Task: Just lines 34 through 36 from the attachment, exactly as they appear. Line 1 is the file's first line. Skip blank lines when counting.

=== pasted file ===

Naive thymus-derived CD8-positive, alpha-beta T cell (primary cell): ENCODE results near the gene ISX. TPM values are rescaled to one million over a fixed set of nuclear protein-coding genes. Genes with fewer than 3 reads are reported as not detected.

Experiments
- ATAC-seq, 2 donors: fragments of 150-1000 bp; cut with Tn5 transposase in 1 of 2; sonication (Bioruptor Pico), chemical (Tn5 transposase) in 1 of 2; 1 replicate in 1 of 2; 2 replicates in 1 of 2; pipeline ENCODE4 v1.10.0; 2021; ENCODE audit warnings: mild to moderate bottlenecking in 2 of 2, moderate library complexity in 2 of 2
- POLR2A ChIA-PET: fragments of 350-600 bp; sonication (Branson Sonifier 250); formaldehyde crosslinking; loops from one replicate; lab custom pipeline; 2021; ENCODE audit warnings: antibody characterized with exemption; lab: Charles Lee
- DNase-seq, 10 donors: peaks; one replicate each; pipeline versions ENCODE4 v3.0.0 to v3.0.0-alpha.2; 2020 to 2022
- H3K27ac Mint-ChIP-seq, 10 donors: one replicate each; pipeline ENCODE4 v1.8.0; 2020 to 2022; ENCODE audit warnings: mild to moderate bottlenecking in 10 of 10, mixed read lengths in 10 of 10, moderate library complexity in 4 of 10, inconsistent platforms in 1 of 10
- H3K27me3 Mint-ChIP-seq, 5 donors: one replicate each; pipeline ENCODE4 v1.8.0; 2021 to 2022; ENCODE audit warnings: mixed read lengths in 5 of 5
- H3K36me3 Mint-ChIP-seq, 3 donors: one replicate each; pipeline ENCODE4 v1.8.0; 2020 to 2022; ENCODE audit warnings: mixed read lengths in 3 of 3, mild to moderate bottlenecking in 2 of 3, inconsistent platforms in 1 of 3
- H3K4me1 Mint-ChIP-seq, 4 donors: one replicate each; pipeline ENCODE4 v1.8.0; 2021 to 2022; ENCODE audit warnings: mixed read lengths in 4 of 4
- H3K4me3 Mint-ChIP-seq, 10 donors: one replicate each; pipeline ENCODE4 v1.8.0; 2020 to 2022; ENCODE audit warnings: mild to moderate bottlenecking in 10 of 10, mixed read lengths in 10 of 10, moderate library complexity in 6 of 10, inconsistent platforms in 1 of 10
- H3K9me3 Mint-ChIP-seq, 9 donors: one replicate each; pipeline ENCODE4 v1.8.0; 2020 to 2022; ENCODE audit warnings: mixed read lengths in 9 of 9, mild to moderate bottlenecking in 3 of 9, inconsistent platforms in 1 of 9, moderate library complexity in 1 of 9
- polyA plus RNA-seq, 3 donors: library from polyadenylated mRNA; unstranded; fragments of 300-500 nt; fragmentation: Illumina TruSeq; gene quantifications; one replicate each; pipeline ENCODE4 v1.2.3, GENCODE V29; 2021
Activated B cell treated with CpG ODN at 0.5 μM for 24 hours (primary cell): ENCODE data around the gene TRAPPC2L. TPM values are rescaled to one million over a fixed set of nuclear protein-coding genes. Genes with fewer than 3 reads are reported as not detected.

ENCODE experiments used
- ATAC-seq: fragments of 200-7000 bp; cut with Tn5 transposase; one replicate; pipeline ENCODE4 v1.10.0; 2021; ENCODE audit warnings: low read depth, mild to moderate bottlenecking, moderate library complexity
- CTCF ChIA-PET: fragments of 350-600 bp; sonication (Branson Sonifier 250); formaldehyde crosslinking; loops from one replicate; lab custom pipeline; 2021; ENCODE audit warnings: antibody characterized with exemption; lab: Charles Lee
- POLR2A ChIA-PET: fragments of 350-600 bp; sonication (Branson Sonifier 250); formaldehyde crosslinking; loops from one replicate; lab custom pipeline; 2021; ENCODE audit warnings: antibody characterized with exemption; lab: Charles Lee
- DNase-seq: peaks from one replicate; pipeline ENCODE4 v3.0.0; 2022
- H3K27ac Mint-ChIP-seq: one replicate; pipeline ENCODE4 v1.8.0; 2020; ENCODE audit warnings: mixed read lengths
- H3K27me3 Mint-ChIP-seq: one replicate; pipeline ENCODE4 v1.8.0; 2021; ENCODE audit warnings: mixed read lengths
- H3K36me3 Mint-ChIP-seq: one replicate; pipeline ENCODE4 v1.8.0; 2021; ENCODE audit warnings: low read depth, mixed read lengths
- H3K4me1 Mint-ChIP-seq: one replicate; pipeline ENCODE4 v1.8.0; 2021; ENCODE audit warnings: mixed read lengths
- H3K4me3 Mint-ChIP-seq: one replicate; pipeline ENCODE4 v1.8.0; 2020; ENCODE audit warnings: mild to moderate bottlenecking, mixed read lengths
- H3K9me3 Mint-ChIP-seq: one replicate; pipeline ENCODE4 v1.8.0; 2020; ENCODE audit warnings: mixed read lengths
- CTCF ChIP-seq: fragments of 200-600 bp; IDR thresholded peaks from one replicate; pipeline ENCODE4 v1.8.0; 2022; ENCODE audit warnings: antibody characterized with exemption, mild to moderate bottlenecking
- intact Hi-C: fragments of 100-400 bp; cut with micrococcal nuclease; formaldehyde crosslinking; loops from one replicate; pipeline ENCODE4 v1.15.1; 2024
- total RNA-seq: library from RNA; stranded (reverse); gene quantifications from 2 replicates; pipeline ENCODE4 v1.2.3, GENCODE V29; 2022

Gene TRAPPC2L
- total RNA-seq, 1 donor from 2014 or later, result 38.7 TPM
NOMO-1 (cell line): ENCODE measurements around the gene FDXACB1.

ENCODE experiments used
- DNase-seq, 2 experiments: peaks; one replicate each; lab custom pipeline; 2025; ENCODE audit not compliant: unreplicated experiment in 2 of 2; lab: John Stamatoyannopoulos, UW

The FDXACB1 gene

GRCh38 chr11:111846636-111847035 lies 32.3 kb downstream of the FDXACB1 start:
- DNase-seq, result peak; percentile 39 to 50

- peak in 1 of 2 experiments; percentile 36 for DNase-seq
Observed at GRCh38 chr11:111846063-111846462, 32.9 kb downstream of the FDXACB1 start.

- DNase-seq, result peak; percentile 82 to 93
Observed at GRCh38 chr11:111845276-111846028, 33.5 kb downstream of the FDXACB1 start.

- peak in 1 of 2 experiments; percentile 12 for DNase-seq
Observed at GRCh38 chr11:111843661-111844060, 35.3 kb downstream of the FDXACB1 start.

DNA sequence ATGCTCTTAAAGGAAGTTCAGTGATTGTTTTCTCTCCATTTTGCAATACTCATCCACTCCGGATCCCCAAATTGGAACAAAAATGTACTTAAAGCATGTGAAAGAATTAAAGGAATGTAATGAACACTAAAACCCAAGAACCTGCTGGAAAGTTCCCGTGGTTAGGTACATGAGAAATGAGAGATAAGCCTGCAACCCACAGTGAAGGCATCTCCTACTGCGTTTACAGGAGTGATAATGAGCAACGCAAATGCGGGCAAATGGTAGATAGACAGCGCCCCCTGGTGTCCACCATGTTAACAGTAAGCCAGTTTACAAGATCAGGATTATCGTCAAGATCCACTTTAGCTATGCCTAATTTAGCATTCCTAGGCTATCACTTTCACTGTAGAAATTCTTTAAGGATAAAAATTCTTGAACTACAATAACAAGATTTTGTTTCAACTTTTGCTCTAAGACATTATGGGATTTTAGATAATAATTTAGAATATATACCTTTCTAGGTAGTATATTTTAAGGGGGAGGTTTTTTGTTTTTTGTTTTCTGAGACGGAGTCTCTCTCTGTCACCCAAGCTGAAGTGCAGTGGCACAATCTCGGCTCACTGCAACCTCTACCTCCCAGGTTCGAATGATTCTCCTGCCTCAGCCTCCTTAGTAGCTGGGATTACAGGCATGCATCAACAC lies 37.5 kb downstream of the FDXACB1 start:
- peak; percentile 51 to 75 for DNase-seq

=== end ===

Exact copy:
GRCh38 chr11:111846636-111847035 lies 32.3 kb downstream of the FDXACB1 start:
- DNase-seq, result peak; percentile 39 to 50

- peak in 1 of 2 experiments; percentile 36 for DNase-seq